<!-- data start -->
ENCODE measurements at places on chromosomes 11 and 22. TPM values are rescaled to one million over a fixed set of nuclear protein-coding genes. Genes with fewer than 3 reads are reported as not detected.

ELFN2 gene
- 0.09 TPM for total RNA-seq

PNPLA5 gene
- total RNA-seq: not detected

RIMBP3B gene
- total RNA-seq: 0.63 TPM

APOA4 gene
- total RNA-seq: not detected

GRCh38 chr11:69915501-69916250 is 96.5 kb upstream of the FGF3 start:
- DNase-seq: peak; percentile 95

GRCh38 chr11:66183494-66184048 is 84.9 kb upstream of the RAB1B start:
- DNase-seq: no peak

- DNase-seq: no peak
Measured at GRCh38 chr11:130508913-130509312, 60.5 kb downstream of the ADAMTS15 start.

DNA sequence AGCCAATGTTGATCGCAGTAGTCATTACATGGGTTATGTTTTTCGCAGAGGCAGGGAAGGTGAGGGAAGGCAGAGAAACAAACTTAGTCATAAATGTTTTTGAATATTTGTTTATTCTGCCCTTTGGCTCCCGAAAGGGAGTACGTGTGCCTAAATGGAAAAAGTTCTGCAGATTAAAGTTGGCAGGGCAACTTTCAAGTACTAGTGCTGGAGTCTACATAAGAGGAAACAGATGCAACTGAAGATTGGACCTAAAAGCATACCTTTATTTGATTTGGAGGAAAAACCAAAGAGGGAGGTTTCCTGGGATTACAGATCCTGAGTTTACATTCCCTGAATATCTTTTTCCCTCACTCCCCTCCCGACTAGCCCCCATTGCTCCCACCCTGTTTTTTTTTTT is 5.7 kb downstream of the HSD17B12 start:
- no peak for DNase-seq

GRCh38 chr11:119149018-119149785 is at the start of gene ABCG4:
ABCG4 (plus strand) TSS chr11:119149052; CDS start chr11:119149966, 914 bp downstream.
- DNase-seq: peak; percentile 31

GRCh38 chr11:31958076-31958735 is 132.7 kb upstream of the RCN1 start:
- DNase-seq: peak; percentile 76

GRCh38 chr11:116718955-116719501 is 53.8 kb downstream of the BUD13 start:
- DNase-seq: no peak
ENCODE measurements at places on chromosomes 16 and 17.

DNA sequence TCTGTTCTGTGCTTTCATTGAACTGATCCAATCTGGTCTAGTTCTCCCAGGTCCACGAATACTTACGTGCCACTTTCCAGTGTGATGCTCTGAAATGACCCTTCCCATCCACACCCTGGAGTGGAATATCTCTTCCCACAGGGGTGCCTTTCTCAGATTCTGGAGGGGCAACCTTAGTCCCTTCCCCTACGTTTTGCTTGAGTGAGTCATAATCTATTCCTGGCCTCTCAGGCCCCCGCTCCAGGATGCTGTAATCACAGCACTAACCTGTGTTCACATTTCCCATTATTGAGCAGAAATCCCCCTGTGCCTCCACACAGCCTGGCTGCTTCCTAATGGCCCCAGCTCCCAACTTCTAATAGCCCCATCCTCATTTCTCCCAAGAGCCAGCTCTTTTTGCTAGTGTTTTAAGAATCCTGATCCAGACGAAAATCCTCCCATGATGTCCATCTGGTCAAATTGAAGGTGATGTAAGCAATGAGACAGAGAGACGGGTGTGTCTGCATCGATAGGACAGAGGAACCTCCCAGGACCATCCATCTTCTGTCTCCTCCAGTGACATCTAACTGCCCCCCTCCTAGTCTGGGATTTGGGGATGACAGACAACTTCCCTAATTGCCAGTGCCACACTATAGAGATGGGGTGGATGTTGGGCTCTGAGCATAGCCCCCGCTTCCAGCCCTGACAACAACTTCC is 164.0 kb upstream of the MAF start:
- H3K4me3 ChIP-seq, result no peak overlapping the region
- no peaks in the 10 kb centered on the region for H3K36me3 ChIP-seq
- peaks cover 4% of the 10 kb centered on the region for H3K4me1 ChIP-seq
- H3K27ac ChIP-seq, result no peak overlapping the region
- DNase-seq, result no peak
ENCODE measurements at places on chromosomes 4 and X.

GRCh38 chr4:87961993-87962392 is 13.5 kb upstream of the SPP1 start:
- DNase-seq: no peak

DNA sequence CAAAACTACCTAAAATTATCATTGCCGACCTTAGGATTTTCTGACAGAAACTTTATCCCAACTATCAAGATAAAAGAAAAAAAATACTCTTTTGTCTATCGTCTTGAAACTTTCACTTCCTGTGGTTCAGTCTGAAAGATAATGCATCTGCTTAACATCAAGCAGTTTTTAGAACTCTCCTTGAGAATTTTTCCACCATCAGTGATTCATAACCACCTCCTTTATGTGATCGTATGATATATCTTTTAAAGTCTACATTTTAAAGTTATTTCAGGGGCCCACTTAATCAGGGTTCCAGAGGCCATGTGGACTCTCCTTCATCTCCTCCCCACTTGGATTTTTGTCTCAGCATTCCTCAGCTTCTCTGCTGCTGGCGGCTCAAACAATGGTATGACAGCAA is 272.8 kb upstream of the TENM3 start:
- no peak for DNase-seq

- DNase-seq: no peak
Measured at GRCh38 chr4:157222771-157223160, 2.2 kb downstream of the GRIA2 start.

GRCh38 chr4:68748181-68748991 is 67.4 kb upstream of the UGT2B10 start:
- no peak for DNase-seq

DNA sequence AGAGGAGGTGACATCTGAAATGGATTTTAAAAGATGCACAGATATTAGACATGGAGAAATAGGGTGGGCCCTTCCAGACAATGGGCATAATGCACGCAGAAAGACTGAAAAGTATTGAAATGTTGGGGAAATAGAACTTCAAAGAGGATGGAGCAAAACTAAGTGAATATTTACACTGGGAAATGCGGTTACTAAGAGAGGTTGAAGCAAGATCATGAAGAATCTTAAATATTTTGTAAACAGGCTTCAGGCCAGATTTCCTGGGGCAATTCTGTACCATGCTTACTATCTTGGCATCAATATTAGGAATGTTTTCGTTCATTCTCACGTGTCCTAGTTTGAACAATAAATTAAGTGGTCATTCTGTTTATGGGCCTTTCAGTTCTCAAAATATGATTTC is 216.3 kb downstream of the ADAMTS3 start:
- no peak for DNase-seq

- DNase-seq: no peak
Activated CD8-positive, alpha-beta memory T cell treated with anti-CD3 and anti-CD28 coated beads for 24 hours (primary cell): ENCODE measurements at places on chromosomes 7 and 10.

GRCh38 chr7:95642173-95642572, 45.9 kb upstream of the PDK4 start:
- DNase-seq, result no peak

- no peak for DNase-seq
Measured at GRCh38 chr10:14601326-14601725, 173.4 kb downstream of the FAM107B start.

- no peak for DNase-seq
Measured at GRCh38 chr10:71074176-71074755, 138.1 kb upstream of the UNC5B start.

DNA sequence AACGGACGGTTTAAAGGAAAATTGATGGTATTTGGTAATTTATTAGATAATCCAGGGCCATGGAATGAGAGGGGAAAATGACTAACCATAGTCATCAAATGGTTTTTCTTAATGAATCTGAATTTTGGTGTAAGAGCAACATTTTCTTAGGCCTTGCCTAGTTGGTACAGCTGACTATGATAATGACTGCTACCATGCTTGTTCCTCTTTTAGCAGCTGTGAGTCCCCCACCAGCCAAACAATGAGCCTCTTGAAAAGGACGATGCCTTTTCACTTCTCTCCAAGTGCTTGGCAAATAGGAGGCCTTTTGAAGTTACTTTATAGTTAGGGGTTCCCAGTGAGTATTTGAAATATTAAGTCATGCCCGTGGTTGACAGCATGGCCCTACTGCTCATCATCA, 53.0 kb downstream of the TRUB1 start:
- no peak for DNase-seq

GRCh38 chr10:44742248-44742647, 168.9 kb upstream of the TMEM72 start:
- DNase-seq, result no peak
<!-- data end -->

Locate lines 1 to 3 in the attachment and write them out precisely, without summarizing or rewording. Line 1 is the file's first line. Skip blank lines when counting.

ENCODE measurements at places on chromosomes 11 and 22. TPM values are rescaled to one million over a fixed set of nuclear protein-coding genes. Genes with fewer than 3 reads are reported as not detected.

ELFN2 gene
- 0.09 TPM for total RNA-seq